Here's a level map for Green hill in Sonic Mania.
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And now, here is Mushroom hill from Sonic and Knuckles. You notice how the levels have a flow with how the level design is?
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Here's a map for a Sonic CD level.
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I'm sorry for the resolution, however, you can tell one thing from this. Sonic CDs levels are big. Really big. Especially when looked at for verticality. However, unlike in a game like Sonic 3 and Knuckles, there isn't a flow to the level design. It's just a massive mash of stuff like a person placing things randomly around like they're playing Mario Maker or some other level builder. This presents a problem when one of the core tenets of Sonic is speed. It especially makes things challenging when trying to travel through time. Like I said, you have to maintain a set speed. However, the maze-like layout of these levels makes finding the right spot to build up to said speed difficult. You're better off looking for a set of two springs lined up together, bouncing back and forth between them most of the time. Because if not, then you'll be tip-toeing around the level, trying to find the best place to do a time warp.

The next issue naturally comes from the level design as well. The main objective you have at each level is to find the robot generator and destroy it in the past. This is part of what I mean with tip-toeing as well. Because if you reach the end of the level, that's it. You can't go back from the end of the stage. So instead, you're painstakingly combing over every nook and cranny, not only trying to find the spot to time travel, but to find the robot generator in the past. However, there is another way you could do so. The special stage.

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Just like in Sonic 1, you access the special stage by gathering a minimum of 50 rings in act 1 or act 2. If you do, a giant ring will be at the end of the level, and jumping through it will let you try out the special stage. In these, Sonic moves around a pseudo-3d area, hitting UFOs and avoiding water. You have to destroy the UFOs before time runs out, and jumping into the water causes the timer to decrease faster. However, when around 20 seconds remain, a blue UFO appears and destroying it grants 30 seconds. If you manage to get all the Time Stones, then congratulations. You'll never have to worry about the robot generators again. Even if you missed any before, having all the Time Stones grants the good ending.

So, if Sonic CD is this strange, what is it that people love about this game? Well, the soundtracks are a good example of this. Yes, I said soundtracks. Unlike every other Sonic game, Sonic CD has two different soundtracks. One in the U.S, and one in Japan. It actually made a bit of a debate by people over which soundtrack is the better one. Here are some examples of tracks I love from both for a listen.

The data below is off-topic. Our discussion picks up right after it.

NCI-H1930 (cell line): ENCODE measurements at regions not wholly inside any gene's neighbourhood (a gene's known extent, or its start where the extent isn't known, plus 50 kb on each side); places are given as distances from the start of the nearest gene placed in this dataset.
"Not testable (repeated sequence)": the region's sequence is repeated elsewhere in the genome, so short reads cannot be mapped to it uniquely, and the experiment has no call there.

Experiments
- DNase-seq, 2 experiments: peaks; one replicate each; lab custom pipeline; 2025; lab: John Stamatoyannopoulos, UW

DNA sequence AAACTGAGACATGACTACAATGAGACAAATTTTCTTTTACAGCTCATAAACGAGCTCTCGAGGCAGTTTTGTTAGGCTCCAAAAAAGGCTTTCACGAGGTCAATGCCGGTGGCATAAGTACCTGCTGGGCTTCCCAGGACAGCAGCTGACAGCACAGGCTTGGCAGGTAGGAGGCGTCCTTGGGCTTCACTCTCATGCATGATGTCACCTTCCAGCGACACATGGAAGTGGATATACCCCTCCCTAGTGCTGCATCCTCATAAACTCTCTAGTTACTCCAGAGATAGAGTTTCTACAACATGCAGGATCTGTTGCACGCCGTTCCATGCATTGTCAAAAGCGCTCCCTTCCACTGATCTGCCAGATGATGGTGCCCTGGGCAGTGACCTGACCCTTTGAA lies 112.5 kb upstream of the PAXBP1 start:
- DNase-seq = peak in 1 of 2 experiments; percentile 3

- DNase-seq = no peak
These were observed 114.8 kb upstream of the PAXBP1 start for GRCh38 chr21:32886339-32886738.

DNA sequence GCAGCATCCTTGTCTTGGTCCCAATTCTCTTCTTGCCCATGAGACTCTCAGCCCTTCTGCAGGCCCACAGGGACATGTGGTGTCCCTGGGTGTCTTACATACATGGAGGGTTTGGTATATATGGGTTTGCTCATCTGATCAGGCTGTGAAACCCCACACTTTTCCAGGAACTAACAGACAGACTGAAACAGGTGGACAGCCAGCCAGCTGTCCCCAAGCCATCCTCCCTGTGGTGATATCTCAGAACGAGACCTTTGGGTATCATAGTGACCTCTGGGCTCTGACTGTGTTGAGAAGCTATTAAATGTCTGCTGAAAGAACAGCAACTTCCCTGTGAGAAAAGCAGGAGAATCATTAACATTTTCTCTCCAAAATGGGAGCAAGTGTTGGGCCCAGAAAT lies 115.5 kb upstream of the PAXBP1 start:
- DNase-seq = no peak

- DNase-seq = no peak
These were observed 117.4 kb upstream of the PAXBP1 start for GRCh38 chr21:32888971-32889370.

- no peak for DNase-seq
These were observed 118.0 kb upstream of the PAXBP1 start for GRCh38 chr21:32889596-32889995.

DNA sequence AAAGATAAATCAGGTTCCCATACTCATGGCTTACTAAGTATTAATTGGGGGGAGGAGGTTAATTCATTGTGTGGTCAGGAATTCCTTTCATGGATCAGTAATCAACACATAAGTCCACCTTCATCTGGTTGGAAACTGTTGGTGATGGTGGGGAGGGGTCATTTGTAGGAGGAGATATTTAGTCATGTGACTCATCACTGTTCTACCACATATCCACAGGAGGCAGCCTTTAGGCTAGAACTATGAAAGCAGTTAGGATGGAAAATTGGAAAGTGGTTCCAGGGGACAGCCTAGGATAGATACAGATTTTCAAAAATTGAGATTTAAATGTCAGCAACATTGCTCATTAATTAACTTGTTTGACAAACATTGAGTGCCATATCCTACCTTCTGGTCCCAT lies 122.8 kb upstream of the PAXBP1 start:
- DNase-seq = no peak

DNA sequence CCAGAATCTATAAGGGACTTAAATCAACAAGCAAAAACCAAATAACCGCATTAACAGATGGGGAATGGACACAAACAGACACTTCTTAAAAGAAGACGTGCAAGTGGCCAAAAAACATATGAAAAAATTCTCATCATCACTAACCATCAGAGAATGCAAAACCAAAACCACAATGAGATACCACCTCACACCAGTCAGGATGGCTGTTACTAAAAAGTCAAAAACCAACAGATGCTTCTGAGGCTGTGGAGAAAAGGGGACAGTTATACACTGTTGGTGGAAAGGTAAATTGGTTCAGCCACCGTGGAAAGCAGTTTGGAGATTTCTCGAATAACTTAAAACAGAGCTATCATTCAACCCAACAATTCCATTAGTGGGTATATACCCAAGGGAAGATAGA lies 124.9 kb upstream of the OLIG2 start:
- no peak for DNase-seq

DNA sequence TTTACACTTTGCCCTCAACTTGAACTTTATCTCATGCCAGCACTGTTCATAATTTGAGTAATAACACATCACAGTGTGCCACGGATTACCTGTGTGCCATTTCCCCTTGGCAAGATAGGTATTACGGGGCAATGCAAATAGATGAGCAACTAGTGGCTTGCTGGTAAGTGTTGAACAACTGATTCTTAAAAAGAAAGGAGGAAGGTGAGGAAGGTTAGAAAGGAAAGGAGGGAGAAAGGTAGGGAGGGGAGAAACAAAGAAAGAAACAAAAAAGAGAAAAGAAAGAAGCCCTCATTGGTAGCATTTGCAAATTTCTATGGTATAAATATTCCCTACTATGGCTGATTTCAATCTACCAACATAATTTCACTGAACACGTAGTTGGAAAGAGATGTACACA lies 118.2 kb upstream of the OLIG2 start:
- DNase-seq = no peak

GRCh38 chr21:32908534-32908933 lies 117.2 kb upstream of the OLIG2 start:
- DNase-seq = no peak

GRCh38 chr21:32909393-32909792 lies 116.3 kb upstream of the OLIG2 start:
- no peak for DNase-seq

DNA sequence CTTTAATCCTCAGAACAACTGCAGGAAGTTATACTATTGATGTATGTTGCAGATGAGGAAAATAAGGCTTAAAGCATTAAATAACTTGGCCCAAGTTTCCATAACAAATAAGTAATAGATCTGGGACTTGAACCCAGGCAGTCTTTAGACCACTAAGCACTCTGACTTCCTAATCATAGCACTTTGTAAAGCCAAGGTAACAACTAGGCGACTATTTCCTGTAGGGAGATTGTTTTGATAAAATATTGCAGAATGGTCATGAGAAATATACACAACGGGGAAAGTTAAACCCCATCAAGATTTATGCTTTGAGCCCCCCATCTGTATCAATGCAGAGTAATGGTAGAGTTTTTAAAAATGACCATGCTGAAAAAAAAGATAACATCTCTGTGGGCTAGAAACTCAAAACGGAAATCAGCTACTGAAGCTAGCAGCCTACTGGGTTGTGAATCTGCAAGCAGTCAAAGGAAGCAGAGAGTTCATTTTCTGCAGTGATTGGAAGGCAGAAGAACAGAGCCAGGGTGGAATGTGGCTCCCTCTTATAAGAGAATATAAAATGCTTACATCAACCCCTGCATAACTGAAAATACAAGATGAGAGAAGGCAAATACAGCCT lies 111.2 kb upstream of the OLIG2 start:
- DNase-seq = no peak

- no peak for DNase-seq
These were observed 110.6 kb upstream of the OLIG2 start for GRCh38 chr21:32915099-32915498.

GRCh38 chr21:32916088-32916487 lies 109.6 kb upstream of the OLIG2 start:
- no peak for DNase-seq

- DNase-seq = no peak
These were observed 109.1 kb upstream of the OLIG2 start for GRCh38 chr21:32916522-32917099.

Another thing that people like about the game is the recurring rival that was introduced in it. Metal Sonic.

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Metal Sonic works in much the same way that Sonic himself works in a design sense. Not to mention, he leaves a pretty big first impression. He was created by Eggman to act as Sonics ultimate rival at the time, being able to match him in both power and speed. And he would have to, as he has what is by far the best boss in the game. If you ask anyone who played the game what they remember about it, I'm sure they would say the Stardust Speedway race.

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Unlike every other boss, which uses some kind of odd gimmick, from Collision Chaos being pinball, Tidal Tempest being about inhaling air bubbles, or Quartz Quadrants conveyor belt, this takes advantage of the gameplay that Sonic is known for. Sonic has to avoid obstacles on the track as well as Metal Sonics attacks. All the while Eggman chases him with an instant death laser. This is the moment that always comes to mind for me when I think of the game.

Now if I were to recommend this game, what version would I say you should play? Well, I wouldn't say to go for the Sega CD original due to how much a Genesis, a Sega CD, and a copy of the game would cost that way. Neither would I for the Gems collection. Instead, you should go for the 2011 mobile port of the game. It not only fixes various collision issues the game had, but it has the game in widescreen, an option to play as Tails, complete with his flying intact, and the option to toggle between the U.S and Japanese soundtracks. However, there's a problem here. As I said earlier, the game was delisted on steam just for Sonic Origins, and while I don't know about the original mobile port, it might as well. So I guess the only thing we can do to play the definitive Sonic CD again is wait for the 23rd.